LettersEditor

Amidst all the rhetoric and furor over NFL players not standing but kneeling during the national anthem, I am left wondering what their quiet but very public protest is saying. They are not burning the American flag, or trampling it underfoot. Is anyone asking them to explain their reasoning?

In the Pledge of Allegiance to the flag, we promise "with liberty and justice for all." Are they saying we need to do more to fulfill that ideal? Do they disrespect those who have sacrificed their lives or their mental or physical health because their country called them to? We need to hear their thinking and reasoning. It may not mean the disrespect that many assume.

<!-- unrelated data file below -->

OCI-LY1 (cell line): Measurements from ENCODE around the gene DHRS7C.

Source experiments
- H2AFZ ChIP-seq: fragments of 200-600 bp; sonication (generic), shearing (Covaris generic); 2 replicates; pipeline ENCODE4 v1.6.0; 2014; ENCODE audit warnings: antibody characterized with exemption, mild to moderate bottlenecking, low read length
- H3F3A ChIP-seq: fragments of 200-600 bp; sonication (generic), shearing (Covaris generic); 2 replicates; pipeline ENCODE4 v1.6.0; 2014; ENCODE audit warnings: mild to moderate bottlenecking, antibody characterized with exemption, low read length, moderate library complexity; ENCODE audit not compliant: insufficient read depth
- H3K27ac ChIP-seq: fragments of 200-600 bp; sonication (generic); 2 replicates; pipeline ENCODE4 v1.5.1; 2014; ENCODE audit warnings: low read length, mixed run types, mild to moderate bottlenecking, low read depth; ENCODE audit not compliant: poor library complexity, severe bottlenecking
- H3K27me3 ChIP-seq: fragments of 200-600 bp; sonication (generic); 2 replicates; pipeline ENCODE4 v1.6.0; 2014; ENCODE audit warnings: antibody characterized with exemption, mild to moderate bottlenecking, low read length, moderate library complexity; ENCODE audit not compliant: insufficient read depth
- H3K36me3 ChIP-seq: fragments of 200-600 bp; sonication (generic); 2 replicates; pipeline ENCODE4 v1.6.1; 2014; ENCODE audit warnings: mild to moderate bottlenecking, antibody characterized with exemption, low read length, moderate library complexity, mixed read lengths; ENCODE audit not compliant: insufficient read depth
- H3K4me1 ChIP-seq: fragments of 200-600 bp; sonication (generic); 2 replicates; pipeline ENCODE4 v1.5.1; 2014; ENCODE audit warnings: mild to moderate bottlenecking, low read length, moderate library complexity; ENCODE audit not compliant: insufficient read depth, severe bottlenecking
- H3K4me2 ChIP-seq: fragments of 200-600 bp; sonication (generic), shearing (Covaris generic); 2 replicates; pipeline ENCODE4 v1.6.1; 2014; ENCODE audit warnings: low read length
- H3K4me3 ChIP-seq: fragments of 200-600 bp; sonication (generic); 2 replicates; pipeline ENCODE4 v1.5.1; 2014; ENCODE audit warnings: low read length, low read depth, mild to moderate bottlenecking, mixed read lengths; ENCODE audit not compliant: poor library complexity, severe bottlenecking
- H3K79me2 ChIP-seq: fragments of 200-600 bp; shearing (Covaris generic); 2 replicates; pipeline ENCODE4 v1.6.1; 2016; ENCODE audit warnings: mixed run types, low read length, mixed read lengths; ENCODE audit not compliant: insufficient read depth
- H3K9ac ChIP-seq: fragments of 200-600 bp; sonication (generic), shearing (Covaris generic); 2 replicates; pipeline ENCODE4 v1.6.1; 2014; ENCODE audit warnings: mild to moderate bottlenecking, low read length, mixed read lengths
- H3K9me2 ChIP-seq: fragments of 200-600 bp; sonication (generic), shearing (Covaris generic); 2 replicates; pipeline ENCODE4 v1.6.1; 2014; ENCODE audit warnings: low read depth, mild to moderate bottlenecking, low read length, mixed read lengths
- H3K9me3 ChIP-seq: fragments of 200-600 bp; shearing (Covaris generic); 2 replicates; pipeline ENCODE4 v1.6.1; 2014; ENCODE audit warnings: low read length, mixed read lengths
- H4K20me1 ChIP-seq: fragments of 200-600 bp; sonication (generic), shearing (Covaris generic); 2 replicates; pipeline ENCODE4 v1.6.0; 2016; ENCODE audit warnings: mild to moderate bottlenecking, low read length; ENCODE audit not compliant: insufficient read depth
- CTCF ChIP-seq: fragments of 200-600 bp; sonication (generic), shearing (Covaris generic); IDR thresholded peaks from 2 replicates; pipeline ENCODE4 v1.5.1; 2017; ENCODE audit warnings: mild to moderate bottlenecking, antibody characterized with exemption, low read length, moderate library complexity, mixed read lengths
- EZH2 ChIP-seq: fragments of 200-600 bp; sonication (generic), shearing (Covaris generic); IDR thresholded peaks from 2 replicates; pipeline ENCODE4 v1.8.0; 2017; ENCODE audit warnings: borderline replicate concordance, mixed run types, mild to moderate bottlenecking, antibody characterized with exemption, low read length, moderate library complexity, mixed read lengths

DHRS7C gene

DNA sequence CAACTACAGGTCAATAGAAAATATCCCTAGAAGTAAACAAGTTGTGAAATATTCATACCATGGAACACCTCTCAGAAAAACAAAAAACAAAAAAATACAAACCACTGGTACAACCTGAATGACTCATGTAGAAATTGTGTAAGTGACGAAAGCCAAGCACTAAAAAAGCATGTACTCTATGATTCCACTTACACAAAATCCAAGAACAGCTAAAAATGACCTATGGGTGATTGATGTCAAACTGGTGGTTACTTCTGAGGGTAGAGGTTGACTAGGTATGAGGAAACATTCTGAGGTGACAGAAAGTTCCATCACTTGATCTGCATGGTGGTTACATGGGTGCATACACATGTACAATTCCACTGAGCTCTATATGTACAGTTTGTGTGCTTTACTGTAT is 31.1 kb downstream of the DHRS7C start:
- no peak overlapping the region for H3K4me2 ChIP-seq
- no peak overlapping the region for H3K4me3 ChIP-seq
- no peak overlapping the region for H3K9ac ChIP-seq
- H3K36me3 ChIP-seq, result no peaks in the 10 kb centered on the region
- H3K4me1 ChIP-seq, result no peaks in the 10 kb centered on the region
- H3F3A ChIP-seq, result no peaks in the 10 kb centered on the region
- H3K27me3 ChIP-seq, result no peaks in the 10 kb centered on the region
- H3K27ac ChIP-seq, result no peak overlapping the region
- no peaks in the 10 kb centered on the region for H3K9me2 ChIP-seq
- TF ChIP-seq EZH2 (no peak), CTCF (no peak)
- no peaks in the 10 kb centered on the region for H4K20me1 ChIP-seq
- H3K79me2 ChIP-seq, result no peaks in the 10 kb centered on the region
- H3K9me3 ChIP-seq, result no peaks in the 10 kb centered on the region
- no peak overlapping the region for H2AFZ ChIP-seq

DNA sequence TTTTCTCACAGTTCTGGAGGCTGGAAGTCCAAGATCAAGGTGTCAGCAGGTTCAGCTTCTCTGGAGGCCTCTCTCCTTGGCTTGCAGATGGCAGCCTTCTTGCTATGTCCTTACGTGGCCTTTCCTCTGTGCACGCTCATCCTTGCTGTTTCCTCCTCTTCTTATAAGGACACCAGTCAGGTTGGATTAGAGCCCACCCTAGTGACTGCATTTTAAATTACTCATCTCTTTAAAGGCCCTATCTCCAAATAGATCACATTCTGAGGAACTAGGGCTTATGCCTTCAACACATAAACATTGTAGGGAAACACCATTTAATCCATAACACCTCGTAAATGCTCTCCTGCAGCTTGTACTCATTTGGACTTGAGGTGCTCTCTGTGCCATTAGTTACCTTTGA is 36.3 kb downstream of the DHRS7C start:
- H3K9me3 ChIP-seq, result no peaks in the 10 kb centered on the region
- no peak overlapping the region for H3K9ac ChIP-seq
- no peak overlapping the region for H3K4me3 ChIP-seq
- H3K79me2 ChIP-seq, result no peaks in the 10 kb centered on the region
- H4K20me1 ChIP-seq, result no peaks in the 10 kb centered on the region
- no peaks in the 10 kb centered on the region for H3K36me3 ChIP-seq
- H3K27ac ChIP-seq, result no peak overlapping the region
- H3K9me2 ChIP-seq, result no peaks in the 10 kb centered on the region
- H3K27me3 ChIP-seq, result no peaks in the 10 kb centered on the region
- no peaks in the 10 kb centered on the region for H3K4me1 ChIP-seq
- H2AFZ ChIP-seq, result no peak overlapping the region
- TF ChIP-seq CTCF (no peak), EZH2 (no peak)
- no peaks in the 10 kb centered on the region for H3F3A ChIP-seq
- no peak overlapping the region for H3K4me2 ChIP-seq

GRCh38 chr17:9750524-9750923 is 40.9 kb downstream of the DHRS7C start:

Is this day of instant messaging we can voice opinions quickly that might better be pondered for a while. What someone says or does is not always interpreted the way it was meant.

Dissent from the accepted norm takes courage. I had a college professor say, "I may not agree with you, but I would die to defend your right to say it." Ideas are not changed when dialogue shuts down. If we name call and consider those who disagree or immediately take offense, we all lose.

While I was still teaching in public schools, we said the Pledge of Allegiance each morning and often sang "The Star-Spangled Banner." Those students who were Jehovah's Witness members did not participate, but either sat quietly or left the room for that time. There was no fuss or argument. We respected their right to obey their conscience.

I hope we can still do that in the "land of the free and the home of the brave."

Dorthea Wood, Decatur

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